License

I have written an e-book, Does the Bible Really Say That?, which is free to anyone. To download that book, in several formats, go here.
Creative Commons License
The posts in this blog are licensed under a Creative Commons Attribution-NonCommercial-ShareAlike 3.0 Unported License. In other words, you can copy and use this material, as long as you aren't making money from it, and as long as you give me credit.

Sunday, June 12, 2005

Women in ministry and 1 Timothy 2:12

I am not a Greek scholar. I am a Sunday School teacher, in a denomination that, at least in theory, encourages females to seek pastoral roles. Our lesson for today includes 1 Timothy 2:12, "But I permit not a woman to teach, nor to have dominion over a man, but to be in quietness." (ASV). (The lesson is about more than that!)

The author of the lesson commentary is a (male) Greek scholar. He states that the word authentein, translated above as "have dominion over," occurs only this once in the New Testament. He further states that this refers to a particular heretical teaching, from outside the church, but affecting it, found in Ephesus at the time, and says that a better translation would be "'I do not permit a woman to teach that she has absolute domination over a man,' or 'I do not permit a woman to claim that she is the author (originator) of man.'" (Lee M. Haines, "Maximizing our Service to God," Lesson for June 12, 2005, Wesley Adult Bible Series, p. 15. Noblesville, Indiana: Wesleyan Publishing House, 2005)

His claim about the occurrence of authentein is correct. As would be expected, there is disagreement over the interpretation. Katherine Kroeger expands on Haines' argument, and probably was at least part of the basis for it. D. L. agrees with Kroeger. Panning defends the interpretation of women as subordinate. (Available as a .PDF document linked here.) I am sure that there are other scholars on at least two sides of this debate. The debate has implications for other areas. Bilezikian, in the Journal of the Evangelical Theological Society, claims that mistakenly arguing for subordination of women has led to a mistaken view of the position of Christ. (March, 1997, issue, Volume 40, pp. 57-68. The Journal is available here. You can navigate to the specific article from that point.)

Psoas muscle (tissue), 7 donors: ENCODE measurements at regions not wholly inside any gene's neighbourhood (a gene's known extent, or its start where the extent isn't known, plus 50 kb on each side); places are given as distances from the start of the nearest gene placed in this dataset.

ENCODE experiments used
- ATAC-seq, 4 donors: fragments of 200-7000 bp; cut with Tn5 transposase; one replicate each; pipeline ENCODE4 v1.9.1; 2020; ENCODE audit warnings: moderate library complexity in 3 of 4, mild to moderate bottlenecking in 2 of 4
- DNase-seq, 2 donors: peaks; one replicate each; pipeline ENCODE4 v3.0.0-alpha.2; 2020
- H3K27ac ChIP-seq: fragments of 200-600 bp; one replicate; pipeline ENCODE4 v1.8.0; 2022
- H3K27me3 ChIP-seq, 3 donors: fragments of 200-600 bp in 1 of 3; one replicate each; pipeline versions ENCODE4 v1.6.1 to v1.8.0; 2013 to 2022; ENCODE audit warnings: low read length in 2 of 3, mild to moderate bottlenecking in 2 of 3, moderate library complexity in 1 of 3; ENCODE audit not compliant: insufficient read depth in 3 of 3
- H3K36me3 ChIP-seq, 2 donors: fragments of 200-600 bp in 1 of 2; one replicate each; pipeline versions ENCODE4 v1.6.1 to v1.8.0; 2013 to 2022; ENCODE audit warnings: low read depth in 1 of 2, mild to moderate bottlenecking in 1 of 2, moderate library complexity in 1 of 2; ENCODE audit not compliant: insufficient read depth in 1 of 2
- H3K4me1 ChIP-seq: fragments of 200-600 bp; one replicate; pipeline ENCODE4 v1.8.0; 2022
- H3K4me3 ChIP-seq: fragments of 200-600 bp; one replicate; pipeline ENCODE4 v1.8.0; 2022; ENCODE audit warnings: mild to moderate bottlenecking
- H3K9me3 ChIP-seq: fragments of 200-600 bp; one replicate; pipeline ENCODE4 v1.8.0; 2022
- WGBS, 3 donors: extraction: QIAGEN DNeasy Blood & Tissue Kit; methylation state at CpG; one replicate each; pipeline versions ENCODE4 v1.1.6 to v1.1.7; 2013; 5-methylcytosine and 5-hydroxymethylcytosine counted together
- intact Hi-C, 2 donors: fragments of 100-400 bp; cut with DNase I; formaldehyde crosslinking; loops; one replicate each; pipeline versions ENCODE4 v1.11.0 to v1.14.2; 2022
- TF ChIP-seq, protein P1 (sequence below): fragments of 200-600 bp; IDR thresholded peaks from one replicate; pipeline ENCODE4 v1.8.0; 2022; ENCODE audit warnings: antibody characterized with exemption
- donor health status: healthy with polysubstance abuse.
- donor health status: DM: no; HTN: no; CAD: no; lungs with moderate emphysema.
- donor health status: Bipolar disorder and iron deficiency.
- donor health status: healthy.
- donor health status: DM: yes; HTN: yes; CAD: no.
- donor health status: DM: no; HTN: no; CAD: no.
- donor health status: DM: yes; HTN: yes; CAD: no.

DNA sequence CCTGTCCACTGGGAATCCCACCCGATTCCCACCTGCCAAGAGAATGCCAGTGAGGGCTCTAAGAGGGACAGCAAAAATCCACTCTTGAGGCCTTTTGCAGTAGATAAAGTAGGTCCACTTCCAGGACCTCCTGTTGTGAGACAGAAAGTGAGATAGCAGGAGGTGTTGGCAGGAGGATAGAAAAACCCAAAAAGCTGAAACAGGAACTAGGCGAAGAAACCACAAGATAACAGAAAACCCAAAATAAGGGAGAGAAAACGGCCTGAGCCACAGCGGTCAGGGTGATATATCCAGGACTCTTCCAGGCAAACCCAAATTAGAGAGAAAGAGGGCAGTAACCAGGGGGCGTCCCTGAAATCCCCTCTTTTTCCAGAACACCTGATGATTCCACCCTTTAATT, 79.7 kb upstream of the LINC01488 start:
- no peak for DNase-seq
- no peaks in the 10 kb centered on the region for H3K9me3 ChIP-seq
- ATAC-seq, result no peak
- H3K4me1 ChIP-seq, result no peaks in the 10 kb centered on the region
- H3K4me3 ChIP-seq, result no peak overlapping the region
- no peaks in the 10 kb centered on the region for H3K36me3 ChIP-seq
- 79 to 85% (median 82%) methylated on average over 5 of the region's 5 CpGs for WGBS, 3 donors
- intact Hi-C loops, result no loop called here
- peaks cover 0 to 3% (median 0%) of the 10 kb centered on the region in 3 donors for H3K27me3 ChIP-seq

Bilezikian writes, about some interpretations of I Corinthians 11:3:

They insist that this text teaches the existence of an order of hierarchy between God and Christ on one hand and between men and women on the other. Of course they have no satisfactory answer for the fact that Paul’s ordering of the three clauses rules out a hierarchical sequence (BCA instead of ABC) and for the fact that the meaning of “head” in this statement, as well as in other NT passages where it is similarly used, is better rendered as “one considered preeminent but acting as servant-provider, or source (of life and growth).”

I recognize that I do not have the last word on this topic, and that it is controversial. Nonetheless, I think it is safe to say that there are some interpretions of 1 Timothy 2:12 that do not exclude women from leadership positions. There are other passages that indicate that women had such roles in the New Testament. (See here for another denomination's scriptural rationale for having women in the ministry.)

I referred to this topic earlier, but in ignorance of even this much Greek, in the comments to this post.

2 comments:

Adam said...

I was just reading on this very topic a few days ago over at Apologetics Press. What I took from the article was that their stance on 1Timothy precludes women from actively pursuing teaching roles in which they teach men.

I don't necessarily have an opinion, as it's a topic I haven't truly explored. But I thought I'd offer the link for further study:

http://www.apologeticspress.org/articles/2694

They are very detailed in all of their discussions,a nd their articles tend to be weighty.

Martin LaBar said...

I have responded to the comment above, in

this post